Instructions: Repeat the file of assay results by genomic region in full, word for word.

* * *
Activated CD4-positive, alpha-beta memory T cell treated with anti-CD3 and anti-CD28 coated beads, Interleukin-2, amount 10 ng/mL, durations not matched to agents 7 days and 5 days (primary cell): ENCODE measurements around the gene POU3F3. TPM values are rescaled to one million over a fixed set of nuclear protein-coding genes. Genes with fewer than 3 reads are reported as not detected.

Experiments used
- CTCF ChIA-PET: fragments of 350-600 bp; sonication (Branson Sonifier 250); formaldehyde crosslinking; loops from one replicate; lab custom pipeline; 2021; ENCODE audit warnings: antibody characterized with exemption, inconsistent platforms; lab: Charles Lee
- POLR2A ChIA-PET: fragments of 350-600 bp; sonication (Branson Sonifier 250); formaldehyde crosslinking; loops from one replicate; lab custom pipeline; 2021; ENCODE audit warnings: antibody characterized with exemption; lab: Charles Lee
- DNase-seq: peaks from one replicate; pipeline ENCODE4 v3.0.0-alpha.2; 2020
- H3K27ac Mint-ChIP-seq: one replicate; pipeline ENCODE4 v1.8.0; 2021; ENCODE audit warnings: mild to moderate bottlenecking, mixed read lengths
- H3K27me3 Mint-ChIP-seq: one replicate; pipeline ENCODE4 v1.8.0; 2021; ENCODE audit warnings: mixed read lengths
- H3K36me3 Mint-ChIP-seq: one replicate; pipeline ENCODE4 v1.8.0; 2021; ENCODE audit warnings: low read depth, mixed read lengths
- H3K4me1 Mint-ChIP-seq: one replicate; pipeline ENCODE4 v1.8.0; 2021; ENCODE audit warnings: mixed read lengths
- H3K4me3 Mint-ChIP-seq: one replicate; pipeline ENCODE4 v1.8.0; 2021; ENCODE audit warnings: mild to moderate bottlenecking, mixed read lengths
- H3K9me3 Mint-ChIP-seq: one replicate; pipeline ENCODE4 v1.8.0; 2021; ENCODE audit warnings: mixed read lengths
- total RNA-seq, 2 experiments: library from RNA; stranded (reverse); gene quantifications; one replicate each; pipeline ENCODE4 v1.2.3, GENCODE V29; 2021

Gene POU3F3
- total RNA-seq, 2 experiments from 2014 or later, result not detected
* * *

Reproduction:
Activated CD4-positive, alpha-beta memory T cell treated with anti-CD3 and anti-CD28 coated beads, Interleukin-2, amount 10 ng/mL, durations not matched to agents 7 days and 5 days (primary cell): ENCODE measurements around the gene POU3F3. TPM values are rescaled to one million over a fixed set of nuclear protein-coding genes. Genes with fewer than 3 reads are reported as not detected.

Experiments used
- CTCF ChIA-PET: fragments of 350-600 bp; sonication (Branson Sonifier 250); formaldehyde crosslinking; loops from one replicate; lab custom pipeline; 2021; ENCODE audit warnings: antibody characterized with exemption, inconsistent platforms; lab: Charles Lee
- POLR2A ChIA-PET: fragments of 350-600 bp; sonication (Branson Sonifier 250); formaldehyde crosslinking; loops from one replicate; lab custom pipeline; 2021; ENCODE audit warnings: antibody characterized with exemption; lab: Charles Lee
- DNase-seq: peaks from one replicate; pipeline ENCODE4 v3.0.0-alpha.2; 2020
- H3K27ac Mint-ChIP-seq: one replicate; pipeline ENCODE4 v1.8.0; 2021; ENCODE audit warnings: mild to moderate bottlenecking, mixed read lengths
- H3K27me3 Mint-ChIP-seq: one replicate; pipeline ENCODE4 v1.8.0; 2021; ENCODE audit warnings: mixed read lengths
- H3K36me3 Mint-ChIP-seq: one replicate; pipeline ENCODE4 v1.8.0; 2021; ENCODE audit warnings: low read depth, mixed read lengths
- H3K4me1 Mint-ChIP-seq: one replicate; pipeline ENCODE4 v1.8.0; 2021; ENCODE audit warnings: mixed read lengths
- H3K4me3 Mint-ChIP-seq: one replicate; pipeline ENCODE4 v1.8.0; 2021; ENCODE audit warnings: mild to moderate bottlenecking, mixed read lengths
- H3K9me3 Mint-ChIP-seq: one replicate; pipeline ENCODE4 v1.8.0; 2021; ENCODE audit warnings: mixed read lengths
- total RNA-seq, 2 experiments: library from RNA; stranded (reverse); gene quantifications; one replicate each; pipeline ENCODE4 v1.2.3, GENCODE V29; 2021

Gene POU3F3
- total RNA-seq, 2 experiments from 2014 or later, result not detected